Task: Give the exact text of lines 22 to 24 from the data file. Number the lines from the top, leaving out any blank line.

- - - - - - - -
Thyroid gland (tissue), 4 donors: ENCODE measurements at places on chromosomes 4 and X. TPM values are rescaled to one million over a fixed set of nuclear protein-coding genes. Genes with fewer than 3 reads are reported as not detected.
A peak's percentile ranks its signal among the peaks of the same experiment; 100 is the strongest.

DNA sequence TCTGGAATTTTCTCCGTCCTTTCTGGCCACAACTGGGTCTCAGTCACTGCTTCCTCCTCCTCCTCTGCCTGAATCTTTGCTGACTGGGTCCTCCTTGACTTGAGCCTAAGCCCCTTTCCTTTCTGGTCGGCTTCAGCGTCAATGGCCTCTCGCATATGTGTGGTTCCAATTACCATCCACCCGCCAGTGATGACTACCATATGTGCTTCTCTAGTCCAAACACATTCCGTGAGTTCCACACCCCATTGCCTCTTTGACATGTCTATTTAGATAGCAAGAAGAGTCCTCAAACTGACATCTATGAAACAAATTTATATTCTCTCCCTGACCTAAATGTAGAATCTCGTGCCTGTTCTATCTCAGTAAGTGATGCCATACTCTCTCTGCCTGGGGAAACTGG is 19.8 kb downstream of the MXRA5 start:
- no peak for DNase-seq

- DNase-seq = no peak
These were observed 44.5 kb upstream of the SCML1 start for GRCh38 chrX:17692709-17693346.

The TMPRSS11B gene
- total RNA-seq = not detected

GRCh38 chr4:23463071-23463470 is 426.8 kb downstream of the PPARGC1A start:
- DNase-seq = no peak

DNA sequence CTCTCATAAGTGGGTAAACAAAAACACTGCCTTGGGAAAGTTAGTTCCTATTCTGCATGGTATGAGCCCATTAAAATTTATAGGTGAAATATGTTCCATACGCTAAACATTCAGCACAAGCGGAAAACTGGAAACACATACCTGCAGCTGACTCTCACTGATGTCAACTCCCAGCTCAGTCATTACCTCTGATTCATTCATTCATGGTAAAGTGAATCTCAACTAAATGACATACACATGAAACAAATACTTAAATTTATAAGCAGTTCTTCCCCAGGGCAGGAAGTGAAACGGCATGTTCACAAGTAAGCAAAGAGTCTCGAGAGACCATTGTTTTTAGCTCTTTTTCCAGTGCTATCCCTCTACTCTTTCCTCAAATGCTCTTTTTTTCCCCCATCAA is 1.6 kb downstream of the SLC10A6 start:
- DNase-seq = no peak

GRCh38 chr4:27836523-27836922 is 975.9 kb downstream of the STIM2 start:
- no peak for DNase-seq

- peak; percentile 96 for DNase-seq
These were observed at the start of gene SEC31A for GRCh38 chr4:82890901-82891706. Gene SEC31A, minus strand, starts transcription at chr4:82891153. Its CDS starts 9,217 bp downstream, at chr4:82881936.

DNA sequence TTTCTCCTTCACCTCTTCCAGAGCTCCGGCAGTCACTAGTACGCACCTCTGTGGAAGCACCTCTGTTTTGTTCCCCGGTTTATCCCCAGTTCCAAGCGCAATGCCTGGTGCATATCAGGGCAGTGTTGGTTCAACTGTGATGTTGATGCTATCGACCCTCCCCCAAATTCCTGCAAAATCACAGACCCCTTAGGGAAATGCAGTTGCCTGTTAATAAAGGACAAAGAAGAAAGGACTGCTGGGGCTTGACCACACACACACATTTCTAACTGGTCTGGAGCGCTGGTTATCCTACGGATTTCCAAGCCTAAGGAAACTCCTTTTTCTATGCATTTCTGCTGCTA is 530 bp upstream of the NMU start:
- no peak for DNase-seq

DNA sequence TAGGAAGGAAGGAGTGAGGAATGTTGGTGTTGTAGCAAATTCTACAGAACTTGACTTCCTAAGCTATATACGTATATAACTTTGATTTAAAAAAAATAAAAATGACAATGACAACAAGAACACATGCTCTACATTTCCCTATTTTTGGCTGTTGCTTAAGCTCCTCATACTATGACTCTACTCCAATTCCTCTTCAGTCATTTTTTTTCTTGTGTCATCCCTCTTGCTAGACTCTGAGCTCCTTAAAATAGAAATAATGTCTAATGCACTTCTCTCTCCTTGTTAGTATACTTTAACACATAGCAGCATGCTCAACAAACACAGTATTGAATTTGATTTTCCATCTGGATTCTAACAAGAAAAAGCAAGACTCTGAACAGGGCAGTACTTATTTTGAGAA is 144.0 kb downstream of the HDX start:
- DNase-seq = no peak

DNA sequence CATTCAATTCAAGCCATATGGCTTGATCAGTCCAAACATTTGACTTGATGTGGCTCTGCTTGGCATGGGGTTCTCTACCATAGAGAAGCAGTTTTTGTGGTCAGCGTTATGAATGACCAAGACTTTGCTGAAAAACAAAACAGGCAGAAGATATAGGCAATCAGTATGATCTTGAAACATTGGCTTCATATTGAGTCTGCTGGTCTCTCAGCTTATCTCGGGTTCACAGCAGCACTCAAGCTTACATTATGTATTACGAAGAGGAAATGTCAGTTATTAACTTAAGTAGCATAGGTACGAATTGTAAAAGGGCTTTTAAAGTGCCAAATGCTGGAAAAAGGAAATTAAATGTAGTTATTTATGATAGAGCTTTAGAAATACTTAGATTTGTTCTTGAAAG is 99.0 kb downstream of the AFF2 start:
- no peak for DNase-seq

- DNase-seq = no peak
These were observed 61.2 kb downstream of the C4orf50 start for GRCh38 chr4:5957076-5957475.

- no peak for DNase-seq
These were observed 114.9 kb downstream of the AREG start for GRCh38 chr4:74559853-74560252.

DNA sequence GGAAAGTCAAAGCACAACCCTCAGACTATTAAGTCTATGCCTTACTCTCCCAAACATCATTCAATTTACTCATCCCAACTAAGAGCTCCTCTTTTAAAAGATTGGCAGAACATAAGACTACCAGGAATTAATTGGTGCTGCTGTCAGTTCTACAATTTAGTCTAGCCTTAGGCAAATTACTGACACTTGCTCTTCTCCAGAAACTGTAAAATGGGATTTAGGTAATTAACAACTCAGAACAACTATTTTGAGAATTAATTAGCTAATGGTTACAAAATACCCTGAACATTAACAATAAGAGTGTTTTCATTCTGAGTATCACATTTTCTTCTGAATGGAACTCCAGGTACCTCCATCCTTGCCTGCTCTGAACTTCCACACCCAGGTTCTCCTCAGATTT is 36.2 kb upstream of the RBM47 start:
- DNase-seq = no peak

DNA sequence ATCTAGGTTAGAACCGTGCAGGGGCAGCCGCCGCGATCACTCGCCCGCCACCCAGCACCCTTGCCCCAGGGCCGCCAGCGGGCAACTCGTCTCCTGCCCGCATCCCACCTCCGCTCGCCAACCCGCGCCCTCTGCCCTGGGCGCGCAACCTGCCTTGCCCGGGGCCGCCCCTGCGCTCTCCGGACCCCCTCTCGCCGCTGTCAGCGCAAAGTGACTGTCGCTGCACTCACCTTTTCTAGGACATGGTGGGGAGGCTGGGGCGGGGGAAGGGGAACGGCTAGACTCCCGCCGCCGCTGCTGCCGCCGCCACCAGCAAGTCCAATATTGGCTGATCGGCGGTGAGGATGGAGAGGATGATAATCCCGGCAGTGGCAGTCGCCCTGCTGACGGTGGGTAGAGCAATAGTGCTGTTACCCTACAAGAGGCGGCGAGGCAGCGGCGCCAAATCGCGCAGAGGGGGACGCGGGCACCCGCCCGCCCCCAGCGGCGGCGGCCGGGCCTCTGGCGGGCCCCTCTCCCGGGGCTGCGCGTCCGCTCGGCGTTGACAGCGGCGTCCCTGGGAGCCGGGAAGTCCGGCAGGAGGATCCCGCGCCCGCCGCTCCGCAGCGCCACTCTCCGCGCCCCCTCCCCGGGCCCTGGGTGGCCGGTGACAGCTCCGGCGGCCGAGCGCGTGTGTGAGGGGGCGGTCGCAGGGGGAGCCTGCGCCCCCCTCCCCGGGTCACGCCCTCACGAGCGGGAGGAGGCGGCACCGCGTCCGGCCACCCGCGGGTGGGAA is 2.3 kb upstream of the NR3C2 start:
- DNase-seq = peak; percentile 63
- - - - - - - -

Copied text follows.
- no peak for DNase-seq

- DNase-seq = no peak
These were observed 61.2 kb downstream of the C4orf50 start for GRCh38 chr4:5957076-5957475.